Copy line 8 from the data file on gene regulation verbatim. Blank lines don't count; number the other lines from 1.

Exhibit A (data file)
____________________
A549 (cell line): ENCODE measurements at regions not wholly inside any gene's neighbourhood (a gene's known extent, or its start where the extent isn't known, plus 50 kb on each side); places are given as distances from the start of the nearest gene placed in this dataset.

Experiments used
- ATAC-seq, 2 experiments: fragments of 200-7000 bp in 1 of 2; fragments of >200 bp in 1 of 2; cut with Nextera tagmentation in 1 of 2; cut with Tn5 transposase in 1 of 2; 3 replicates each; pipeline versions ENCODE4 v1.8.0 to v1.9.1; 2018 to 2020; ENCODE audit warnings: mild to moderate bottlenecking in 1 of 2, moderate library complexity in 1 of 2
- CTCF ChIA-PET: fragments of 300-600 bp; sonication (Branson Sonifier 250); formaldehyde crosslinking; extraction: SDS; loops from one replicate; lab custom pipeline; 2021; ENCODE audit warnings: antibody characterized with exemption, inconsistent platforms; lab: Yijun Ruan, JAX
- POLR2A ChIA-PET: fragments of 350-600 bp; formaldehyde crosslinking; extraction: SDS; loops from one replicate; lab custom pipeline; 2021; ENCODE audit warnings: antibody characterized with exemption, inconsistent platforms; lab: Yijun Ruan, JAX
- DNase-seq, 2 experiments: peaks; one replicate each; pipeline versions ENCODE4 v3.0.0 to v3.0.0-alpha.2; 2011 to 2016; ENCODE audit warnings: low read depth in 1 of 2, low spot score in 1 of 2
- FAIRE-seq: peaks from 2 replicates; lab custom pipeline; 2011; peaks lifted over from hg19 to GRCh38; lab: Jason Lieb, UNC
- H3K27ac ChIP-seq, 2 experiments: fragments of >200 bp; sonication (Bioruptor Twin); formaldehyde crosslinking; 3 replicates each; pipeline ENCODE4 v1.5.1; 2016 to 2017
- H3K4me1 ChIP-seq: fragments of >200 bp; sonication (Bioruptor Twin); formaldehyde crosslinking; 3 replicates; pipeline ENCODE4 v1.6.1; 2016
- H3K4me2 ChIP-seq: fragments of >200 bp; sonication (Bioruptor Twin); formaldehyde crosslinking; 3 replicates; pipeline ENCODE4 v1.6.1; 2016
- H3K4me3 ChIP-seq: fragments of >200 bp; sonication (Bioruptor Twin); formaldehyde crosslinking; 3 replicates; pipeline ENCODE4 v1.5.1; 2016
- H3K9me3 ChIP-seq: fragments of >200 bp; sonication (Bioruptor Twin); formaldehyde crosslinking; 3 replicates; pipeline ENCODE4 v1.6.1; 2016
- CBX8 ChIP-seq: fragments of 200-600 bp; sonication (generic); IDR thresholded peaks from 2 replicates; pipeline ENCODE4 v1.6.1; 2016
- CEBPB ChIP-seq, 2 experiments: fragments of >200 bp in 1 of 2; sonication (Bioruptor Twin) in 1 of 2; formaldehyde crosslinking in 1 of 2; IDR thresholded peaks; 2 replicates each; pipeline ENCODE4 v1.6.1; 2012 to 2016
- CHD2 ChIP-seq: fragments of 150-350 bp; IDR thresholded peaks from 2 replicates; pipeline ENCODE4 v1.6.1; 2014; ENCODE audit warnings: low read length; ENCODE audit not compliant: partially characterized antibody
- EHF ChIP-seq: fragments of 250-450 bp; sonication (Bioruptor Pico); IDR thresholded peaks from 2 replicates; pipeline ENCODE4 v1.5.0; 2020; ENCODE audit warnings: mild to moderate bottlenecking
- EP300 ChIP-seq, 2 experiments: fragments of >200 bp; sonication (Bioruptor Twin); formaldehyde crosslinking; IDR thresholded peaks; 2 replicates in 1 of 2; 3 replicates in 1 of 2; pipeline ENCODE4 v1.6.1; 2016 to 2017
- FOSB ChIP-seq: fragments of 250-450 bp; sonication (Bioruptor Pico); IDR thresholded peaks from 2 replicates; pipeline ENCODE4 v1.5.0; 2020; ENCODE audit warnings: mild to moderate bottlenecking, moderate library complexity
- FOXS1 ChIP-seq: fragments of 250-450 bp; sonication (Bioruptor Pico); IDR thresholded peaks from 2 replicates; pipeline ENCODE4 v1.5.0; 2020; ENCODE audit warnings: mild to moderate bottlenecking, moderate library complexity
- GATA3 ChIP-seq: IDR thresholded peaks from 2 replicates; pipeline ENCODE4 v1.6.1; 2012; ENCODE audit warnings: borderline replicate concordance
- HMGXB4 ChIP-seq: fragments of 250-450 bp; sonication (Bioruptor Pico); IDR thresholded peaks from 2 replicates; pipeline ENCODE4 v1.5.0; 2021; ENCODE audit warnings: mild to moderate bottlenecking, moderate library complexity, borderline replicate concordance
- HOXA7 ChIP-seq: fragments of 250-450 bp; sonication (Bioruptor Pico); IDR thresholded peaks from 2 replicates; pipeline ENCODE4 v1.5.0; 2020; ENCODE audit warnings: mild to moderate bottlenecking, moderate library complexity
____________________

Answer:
- H3K27ac ChIP-seq, 2 experiments: fragments of >200 bp; sonication (Bioruptor Twin); formaldehyde crosslinking; 3 replicates each; pipeline ENCODE4 v1.5.1; 2016 to 2017